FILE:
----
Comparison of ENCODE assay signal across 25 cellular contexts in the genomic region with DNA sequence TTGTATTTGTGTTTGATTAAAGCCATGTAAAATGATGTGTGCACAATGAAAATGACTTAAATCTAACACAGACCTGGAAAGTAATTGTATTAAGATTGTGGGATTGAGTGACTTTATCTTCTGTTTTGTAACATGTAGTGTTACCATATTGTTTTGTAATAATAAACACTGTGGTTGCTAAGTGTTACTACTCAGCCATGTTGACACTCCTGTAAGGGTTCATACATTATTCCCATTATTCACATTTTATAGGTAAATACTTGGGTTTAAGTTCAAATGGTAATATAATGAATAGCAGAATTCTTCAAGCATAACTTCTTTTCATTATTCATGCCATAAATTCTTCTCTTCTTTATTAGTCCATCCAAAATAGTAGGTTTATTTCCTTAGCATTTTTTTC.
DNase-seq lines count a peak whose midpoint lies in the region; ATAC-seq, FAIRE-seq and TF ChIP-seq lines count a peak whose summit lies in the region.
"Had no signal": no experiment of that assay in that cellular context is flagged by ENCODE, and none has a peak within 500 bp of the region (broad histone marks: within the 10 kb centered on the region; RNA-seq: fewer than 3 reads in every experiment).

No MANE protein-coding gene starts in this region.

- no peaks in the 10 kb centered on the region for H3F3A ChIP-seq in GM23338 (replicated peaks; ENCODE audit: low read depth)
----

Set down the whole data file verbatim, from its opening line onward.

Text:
Comparison of ENCODE assay signal across 25 cellular contexts in the genomic region with DNA sequence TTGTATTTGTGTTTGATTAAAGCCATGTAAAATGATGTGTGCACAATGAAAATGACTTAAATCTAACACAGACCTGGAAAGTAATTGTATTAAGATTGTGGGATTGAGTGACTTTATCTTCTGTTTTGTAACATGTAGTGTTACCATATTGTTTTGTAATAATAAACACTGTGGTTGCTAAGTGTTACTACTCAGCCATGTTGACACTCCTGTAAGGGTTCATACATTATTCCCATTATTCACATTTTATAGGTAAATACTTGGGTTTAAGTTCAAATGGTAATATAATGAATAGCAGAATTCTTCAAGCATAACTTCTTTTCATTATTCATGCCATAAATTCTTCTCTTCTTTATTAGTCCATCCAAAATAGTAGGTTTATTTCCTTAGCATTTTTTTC.
DNase-seq lines count a peak whose midpoint lies in the region; ATAC-seq, FAIRE-seq and TF ChIP-seq lines count a peak whose summit lies in the region.
"Had no signal": no experiment of that assay in that cellular context is flagged by ENCODE, and none has a peak within 500 bp of the region (broad histone marks: within the 10 kb centered on the region; RNA-seq: fewer than 3 reads in every experiment).

No MANE protein-coding gene starts in this region.

- no peaks in the 10 kb centered on the region for H3F3A ChIP-seq in GM23338 (replicated peaks; ENCODE audit: low read depth)